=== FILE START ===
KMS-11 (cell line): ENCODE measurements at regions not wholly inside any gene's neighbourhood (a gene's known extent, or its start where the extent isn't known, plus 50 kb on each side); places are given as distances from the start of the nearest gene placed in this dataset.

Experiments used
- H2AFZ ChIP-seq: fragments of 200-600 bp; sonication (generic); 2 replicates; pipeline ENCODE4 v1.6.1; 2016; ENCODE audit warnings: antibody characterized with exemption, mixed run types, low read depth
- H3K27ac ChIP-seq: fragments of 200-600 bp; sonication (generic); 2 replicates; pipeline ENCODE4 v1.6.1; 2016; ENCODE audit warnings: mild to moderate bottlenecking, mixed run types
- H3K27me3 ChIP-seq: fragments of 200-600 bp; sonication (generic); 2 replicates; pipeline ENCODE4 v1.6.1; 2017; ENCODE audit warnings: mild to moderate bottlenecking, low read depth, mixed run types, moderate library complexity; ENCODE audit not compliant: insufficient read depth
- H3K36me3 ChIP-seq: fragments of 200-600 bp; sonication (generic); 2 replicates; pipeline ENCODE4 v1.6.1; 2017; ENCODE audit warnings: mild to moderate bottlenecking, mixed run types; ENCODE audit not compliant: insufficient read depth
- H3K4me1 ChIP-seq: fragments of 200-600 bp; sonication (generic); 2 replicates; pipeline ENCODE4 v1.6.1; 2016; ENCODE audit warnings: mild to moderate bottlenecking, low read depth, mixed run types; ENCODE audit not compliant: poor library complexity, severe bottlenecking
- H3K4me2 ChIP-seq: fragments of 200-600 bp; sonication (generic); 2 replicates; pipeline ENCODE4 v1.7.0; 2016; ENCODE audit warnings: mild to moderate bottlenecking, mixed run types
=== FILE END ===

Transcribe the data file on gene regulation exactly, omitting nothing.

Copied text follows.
KMS-11 (cell line): ENCODE measurements at regions not wholly inside any gene's neighbourhood (a gene's known extent, or its start where the extent isn't known, plus 50 kb on each side); places are given as distances from the start of the nearest gene placed in this dataset.

Experiments used
- H2AFZ ChIP-seq: fragments of 200-600 bp; sonication (generic); 2 replicates; pipeline ENCODE4 v1.6.1; 2016; ENCODE audit warnings: antibody characterized with exemption, mixed run types, low read depth
- H3K27ac ChIP-seq: fragments of 200-600 bp; sonication (generic); 2 replicates; pipeline ENCODE4 v1.6.1; 2016; ENCODE audit warnings: mild to moderate bottlenecking, mixed run types
- H3K27me3 ChIP-seq: fragments of 200-600 bp; sonication (generic); 2 replicates; pipeline ENCODE4 v1.6.1; 2017; ENCODE audit warnings: mild to moderate bottlenecking, low read depth, mixed run types, moderate library complexity; ENCODE audit not compliant: insufficient read depth
- H3K36me3 ChIP-seq: fragments of 200-600 bp; sonication (generic); 2 replicates; pipeline ENCODE4 v1.6.1; 2017; ENCODE audit warnings: mild to moderate bottlenecking, mixed run types; ENCODE audit not compliant: insufficient read depth
- H3K4me1 ChIP-seq: fragments of 200-600 bp; sonication (generic); 2 replicates; pipeline ENCODE4 v1.6.1; 2016; ENCODE audit warnings: mild to moderate bottlenecking, low read depth, mixed run types; ENCODE audit not compliant: poor library complexity, severe bottlenecking
- H3K4me2 ChIP-seq: fragments of 200-600 bp; sonication (generic); 2 replicates; pipeline ENCODE4 v1.7.0; 2016; ENCODE audit warnings: mild to moderate bottlenecking, mixed run types